“When you start doing mining, your operations are going to cut trees, use water from the river, use the forests which are the same resources of indigenous people.
“An introduction of a mining site in any area in the Philippines will likely impact the local environmental and cultural life of the population. This is different from any continental country like Canada or Australia where they can do mining and the next community would be 100 km away.”
Gold separated from the rock, mined in the Philippines. (Photo: Aya Lowe)
According to Garbganera, the introduction of mining operations in a locality increases the already existing risks of vulnerabilities of that community.
“The Philippines’ climate change and disaster risk reduction laws were passed in 2009, while the laws governing the mining industry were passed in 1995 so all the mining contracts we have right now do not factor in climate change and disaster risk,” he said.
EMOTIONS RATHER THAN FACTS
Lopez has stoked the anger of mining companies and scientists who believe she is addressing the issue with emotions rather than facts and due process.
They include Isidro Alcantara, CEO of publicly listed Marcventure Holdings, whose mine is currently being threatened with closure despite holding an ISO certification which confirms that the mine’s environment management systems are compliant with international standards.
“Perfection cannot be made the enemy of good,” he said. “When you disturb the earth, it will never be perfect; you will restore it 70 to 80 per cent but a lot of good would have come out of disturbing the earth; a lot of jobs, a lot of livelihoods including livelihoods that would be sustainable and that can be a catalyst for development, economic and social.”
Dr Carlo Arcila of the National Institute of Geological Sciences said differentiation needs to be made between the different types of mining in the country and that responsible mining can and does exist where minimal damage is done to the environment.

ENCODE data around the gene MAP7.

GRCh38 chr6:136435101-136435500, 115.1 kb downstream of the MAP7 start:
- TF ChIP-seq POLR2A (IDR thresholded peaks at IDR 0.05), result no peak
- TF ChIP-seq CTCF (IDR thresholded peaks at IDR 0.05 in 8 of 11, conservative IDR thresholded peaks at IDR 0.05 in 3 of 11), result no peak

It’s not just the mining companies who are up in arms over her decision. Communities located near mining sites are worried about job and income losses if the mines are shut, and they have also been protesting in front of the DENR office.
Junarlo Hunahunan owns an iPhone, motorbike and flat screen TV. This might seem normal for a 22-year-old, but he is from a small indigenous community in the remote mountains of Surigao del Sur, which until recently was only accessible via a six-hour hike from the nearest town of Pantukan.
Junarlo Hunahunan’s renovated house in the indigenous community of Pantukan. (Photo: Aya Lowe)
In 2007, two mining companies set up nearby. He, along with his three siblings have been working with one of the companies for two years.
They used to live in a basic nipa or straw hut, surviving off the meagre incomes of their crops but from the money they earned they have been able to build a two-storey house, send their siblings to school and buy all the things they enjoy.
“Before, it was really hard. We didn’t have money. We couldn’t send our siblings to school or have pocket money for them,” says Junarlo.